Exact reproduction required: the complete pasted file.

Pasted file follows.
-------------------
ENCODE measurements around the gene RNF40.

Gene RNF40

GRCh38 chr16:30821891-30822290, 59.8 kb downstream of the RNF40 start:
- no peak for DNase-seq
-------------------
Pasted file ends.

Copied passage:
ENCODE measurements around the gene RNF40.

Gene RNF40

GRCh38 chr16:30821891-30822290, 59.8 kb downstream of the RNF40 start:
- no peak for DNase-seq